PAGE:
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Q&A: Taking a Stand Against Immigration-Based Retaliation at Work

April 27, 2022 Perspective

Author

Palyn Hung

Palyn Hung

Staff Attorney, Workers' Rights

Palyn Hung

Staff Attorney, Workers' Rights

Palyn’s legal career spans two legal services programs, the National Employment Law Project, and the New York Civil Liberties Union. She has advocated for disabled clients in administrative hearings and abused clients in protective order, custody, and divorce proceedings. At NELP, she was co-counsel on a class action that recovered back wages and overtime for grocery store and pharmacy delivery workers. Following the 2004 Republican National Convention, as a staff attorney at the New York Civil Liberties Union, Palyn represented peaceful protestors caught up in mass arrests, ultimately leading to a large group settlement. Most recently, she was a volunteer at the Legal Aid Society-Employment Law Center, helping achieve a trial victory in a national origin discrimination case challenging a hiring question on prior use of other Social Security Numbers. After graduating from Harvard College and Columbia Law School, she clerked for a federal magistrate judge in Brooklyn.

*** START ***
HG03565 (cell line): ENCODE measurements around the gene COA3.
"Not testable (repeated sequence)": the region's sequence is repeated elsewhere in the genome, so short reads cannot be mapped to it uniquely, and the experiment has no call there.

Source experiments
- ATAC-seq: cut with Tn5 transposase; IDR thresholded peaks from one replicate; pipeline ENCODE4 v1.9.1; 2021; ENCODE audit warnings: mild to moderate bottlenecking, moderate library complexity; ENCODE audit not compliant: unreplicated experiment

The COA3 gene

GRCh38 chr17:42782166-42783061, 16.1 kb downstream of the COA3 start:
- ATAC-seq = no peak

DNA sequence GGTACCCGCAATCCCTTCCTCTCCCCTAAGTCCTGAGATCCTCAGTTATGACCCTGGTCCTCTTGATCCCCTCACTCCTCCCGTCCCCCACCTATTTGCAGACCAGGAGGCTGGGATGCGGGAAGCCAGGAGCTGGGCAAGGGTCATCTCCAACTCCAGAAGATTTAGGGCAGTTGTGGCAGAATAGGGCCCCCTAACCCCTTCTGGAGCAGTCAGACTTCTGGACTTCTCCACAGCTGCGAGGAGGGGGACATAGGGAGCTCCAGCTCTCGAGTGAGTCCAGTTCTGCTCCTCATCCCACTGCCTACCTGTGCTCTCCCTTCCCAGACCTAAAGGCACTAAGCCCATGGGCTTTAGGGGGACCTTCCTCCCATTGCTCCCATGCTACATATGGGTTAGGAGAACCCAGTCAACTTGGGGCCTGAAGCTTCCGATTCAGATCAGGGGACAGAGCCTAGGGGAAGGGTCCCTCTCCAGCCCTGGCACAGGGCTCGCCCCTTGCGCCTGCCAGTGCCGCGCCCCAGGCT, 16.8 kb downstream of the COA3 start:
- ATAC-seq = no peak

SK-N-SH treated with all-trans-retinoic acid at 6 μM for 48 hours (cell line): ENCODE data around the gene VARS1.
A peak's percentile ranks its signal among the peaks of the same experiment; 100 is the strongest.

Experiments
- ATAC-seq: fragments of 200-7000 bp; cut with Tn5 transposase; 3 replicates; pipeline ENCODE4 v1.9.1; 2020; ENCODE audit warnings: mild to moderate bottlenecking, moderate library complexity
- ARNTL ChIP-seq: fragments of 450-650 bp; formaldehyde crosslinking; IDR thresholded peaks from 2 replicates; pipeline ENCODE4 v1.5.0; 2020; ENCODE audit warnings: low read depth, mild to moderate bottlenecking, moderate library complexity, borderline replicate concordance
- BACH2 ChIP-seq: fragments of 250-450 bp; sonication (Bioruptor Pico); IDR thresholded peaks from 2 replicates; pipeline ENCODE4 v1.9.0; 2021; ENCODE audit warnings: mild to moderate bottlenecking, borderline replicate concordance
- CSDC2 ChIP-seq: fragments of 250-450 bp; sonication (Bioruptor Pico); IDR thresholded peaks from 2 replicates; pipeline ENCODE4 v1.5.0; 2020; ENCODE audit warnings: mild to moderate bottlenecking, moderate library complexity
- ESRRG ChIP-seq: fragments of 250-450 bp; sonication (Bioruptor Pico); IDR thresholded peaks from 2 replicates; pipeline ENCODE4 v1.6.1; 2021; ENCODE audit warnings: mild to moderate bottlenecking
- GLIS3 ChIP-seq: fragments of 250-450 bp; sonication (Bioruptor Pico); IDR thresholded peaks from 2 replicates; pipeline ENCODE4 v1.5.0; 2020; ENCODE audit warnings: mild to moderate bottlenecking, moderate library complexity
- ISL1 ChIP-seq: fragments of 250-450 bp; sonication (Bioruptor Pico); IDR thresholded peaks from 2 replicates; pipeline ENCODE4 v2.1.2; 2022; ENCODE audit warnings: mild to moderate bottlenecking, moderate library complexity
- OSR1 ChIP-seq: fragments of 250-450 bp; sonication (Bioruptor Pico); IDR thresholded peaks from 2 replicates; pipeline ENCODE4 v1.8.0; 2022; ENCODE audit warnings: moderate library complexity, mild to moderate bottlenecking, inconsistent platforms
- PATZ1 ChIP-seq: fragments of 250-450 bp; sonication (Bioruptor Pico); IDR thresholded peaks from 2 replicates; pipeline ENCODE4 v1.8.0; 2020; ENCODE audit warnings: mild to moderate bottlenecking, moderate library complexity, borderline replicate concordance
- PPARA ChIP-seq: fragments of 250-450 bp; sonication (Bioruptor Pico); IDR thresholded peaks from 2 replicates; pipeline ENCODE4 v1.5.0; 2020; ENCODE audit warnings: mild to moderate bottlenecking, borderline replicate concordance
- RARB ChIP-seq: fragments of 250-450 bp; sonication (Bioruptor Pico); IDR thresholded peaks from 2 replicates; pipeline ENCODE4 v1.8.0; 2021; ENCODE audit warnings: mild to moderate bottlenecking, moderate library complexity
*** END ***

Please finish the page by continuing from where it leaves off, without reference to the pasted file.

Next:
As immigrant workers continue to endure disproportionate financial, food, housing, and health insecurity during the pandemic, a San Francisco family recently celebrated a victory affirming the right of workers in California to be free from immigration-related retaliation.

Since 2018, the Asian Law Caucus has represented S.R., a community member who immigrated from Indonesia to the U.S. with her family in 2005. Today, S.R.’s daughter lives outside of the U.S. but when they all lived in San Francisco, she remembers, they loved “eating together, trying to do everything together.” Today, over Zoom, the family is quick to support each other and make each other smile.

In 2017 and 2018, S.R. worked as a loan assistant but was never paid her full wages. After several months, S.R.’s boss still owed her thousands of dollars, and so she decided to quit. Her daughter and husband had worked with ALC staff before and recommended she reach out to understand her rights. Through that support, S.R. filed a claim with the California Labor Commissioner’s office for her unpaid wages, but after the Labor Commissioner’s office notified S.R.’s former employer of her claim, she and her family got messages from the boss threatening to call U.S. Immigration and Customs Enforcement (ICE) and claiming that he had.

With help from ALC, S.R. learned that California is one of just a handful of places in the country that prohibits employers from reporting or threatening to report an employee’s citizenship or immigration status because that employee exercises their labor rights.

Last month, S.R. finally received a settlement for her unpaid wages, penalties, and damages suffered as a result of her former employer’s wage theft and retaliatory and illegal threats. We spoke with S.R. about her decision to hold her former employer accountable for both the unpaid wages and immigration-based retaliation.